I totally agree with Semple that using Alfred as a stand-in for Batman is bad. Tim made a great point about how that rule was broken as soon as Semple was done with the day-to-day workings of the show. Your point about Batman with a mustache made me laugh, too. Reminded me of season 3 Wonder Woman on CBS with how Diana Prince basically was just slightly less glamorous than WW and she wore designer glasses. OK, I'm totally baffled by your disguise, Diana.

More good points from Tim--How the civic responsibility Batman would have felt badly about wrecking a farmer's crops, and how Semple also lifted the revolving wall from Stadd for Joker Goes to School.

Finally, you guys were right about how Batman often seems way less confident than he should be. I wonder if writers at that point were borrowing too liberally and literally from that scene in the study in the pilot in which Bruce is lamenting that the lawsuit from Riddler might end Batman's career.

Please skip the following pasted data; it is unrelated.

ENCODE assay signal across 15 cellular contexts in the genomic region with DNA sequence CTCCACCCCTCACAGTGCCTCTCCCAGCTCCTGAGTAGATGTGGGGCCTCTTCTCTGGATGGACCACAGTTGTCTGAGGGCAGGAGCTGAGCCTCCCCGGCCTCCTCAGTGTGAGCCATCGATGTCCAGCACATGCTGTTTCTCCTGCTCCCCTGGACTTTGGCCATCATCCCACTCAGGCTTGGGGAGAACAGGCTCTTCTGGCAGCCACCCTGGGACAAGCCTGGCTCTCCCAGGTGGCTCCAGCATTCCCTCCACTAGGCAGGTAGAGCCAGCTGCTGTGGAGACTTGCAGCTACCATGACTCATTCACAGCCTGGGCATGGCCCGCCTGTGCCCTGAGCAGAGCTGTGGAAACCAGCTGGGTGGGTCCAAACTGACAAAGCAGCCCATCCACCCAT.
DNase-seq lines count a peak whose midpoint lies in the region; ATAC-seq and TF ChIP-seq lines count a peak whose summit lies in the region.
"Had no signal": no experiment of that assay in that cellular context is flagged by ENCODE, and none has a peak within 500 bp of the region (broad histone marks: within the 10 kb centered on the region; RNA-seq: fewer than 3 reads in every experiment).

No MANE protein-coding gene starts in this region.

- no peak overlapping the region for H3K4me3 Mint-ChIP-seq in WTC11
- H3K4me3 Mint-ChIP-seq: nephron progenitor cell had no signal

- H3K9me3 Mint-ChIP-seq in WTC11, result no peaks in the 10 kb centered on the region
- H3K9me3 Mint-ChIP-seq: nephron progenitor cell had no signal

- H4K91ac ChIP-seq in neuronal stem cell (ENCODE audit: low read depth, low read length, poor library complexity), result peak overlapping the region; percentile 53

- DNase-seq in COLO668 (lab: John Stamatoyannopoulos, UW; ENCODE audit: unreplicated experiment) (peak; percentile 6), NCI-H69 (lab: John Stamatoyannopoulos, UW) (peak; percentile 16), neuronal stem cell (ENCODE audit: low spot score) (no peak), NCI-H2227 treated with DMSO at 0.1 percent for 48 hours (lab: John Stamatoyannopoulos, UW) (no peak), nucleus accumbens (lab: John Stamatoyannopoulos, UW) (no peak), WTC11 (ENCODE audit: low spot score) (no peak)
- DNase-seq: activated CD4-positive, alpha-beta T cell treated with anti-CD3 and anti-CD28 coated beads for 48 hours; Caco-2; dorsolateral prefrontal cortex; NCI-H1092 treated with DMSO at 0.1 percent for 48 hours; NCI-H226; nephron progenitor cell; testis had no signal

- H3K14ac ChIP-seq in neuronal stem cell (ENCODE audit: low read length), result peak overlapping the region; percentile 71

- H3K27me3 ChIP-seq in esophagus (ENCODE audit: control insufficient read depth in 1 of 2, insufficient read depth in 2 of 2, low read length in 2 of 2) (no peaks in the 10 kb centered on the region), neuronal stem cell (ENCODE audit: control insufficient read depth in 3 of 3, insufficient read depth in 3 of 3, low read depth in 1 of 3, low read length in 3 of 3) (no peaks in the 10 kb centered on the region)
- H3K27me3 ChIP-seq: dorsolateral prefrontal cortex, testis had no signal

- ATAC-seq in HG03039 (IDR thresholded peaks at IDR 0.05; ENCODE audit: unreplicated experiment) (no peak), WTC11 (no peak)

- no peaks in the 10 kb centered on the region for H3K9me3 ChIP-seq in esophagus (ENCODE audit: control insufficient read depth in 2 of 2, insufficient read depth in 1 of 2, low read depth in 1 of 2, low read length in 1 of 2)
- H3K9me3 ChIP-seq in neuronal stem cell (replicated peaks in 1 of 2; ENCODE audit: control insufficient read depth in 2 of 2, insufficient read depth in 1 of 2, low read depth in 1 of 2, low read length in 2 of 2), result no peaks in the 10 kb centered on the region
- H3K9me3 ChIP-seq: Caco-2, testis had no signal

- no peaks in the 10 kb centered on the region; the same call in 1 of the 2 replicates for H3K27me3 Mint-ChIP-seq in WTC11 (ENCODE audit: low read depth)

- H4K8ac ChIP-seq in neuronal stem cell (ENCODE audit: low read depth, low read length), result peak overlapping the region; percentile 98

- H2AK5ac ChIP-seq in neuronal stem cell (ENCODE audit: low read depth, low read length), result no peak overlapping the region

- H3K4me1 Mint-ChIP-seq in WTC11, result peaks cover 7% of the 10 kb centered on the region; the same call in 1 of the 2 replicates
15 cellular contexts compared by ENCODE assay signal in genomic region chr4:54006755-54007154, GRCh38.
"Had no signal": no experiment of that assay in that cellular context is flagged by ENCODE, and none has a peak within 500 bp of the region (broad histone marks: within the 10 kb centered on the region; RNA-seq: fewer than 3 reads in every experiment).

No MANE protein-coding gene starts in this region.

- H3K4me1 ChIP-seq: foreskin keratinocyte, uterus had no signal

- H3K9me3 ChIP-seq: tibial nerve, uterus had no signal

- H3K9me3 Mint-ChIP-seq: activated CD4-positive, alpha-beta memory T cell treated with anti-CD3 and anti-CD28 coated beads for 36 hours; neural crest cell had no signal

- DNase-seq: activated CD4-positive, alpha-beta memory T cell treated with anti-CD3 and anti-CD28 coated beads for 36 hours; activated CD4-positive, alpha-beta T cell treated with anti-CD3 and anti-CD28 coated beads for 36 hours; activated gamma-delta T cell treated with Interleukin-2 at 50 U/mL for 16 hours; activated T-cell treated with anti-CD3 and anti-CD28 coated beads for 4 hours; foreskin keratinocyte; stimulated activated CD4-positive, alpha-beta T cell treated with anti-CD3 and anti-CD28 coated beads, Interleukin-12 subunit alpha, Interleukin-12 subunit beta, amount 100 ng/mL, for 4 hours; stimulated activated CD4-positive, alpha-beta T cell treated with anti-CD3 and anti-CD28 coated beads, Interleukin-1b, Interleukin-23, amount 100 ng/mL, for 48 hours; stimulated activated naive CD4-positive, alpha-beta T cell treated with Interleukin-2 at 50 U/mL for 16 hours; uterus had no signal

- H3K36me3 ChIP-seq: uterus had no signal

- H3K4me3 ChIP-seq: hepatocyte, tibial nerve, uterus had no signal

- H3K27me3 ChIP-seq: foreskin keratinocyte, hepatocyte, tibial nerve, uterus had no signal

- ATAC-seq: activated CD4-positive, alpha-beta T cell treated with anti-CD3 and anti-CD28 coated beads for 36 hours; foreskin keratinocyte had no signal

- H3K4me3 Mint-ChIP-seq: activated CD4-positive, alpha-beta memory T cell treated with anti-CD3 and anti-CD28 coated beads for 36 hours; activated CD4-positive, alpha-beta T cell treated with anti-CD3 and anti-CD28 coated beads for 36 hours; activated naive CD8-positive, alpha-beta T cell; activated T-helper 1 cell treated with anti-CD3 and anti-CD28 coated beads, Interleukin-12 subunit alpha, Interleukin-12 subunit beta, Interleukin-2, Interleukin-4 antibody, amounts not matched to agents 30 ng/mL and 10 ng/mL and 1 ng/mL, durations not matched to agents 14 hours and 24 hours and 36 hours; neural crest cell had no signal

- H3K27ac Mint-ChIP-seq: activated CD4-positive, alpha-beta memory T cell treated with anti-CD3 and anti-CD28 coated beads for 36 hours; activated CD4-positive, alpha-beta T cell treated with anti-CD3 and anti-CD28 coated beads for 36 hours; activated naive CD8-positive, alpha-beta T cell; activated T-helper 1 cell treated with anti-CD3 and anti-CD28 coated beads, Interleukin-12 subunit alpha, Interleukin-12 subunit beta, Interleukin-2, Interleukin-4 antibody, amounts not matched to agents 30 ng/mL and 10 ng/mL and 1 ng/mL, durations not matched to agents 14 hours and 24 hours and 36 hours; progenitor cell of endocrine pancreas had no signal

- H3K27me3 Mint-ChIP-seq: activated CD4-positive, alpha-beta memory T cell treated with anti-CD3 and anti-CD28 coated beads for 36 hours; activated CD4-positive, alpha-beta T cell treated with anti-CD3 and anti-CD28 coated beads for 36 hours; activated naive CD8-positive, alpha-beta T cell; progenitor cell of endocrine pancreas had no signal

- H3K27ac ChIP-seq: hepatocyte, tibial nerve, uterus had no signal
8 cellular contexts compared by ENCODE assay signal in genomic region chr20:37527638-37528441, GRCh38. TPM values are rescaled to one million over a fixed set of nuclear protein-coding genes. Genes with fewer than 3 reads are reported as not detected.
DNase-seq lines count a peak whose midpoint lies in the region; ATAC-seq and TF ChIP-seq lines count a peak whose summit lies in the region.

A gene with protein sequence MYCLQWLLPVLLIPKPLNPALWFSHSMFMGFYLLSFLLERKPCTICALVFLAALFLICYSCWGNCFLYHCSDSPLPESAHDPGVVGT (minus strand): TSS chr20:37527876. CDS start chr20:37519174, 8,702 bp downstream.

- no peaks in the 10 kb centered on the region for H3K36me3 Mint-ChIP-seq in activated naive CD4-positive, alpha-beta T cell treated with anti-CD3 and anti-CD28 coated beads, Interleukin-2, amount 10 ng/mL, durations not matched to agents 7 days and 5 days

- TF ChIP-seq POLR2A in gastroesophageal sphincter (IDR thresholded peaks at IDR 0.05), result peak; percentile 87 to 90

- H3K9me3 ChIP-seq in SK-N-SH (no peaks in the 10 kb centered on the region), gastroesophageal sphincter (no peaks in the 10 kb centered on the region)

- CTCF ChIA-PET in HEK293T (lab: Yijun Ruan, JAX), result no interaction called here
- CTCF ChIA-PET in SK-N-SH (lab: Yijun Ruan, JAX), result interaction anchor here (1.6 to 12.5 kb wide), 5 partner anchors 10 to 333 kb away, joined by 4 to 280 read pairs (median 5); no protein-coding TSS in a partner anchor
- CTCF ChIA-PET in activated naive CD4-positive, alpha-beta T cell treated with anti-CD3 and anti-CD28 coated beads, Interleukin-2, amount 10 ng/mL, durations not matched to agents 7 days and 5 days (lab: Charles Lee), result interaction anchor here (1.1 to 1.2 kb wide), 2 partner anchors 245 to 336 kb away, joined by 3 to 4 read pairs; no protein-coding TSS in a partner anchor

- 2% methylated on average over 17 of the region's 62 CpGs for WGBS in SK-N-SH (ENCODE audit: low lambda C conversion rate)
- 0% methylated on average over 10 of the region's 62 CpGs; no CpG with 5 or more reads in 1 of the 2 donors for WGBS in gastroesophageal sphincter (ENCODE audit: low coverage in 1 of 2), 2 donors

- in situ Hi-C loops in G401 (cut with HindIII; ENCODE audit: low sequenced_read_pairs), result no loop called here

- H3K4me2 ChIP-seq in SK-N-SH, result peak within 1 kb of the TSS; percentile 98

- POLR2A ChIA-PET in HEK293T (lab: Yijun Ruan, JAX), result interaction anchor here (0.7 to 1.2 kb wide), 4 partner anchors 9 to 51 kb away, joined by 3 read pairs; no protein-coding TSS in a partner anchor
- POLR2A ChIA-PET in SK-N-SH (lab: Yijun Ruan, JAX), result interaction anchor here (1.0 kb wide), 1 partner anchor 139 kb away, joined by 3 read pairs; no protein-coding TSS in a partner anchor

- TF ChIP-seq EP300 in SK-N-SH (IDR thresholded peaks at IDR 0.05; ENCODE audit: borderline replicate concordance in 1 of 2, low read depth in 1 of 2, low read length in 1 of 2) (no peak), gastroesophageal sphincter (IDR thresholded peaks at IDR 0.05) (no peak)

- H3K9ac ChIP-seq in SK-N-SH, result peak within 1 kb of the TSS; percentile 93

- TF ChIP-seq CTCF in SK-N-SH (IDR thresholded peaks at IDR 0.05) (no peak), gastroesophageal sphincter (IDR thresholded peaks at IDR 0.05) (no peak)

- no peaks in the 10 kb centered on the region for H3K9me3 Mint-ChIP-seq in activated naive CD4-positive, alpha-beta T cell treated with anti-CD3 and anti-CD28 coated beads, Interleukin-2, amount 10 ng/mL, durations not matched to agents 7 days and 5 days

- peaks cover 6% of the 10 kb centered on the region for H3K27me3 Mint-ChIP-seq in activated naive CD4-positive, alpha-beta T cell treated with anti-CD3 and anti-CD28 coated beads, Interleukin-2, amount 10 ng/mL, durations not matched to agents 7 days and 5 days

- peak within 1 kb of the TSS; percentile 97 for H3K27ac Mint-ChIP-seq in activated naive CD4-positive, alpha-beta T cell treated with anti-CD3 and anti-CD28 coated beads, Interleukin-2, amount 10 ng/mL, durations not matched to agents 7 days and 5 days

Re: TO THE BATPOLES #110: "The Impossible Crimes": Semple holds Stadd’s Feet to the Fire

Posted: Fri May 31, 2019 8:07 pm
by bat-rss
Jim Akin wrote:
Thu May 23, 2019 4:46 am
There were mentions on the podcast of Alfred donning the batsuit in the Archer episode, but what really gets me in light of Semple's notes on Stadd is the *second* time Alfred put on cape and cowl (and performed a batclimb!) to rescue Bruce and Robin in "The Joker's Epitaph." That was in the last batscript penned by Semple himself!
Great scott! You're right, old chum, it's worse than we thought!
Jim Akin wrote:
Thu May 23, 2019 4:46 am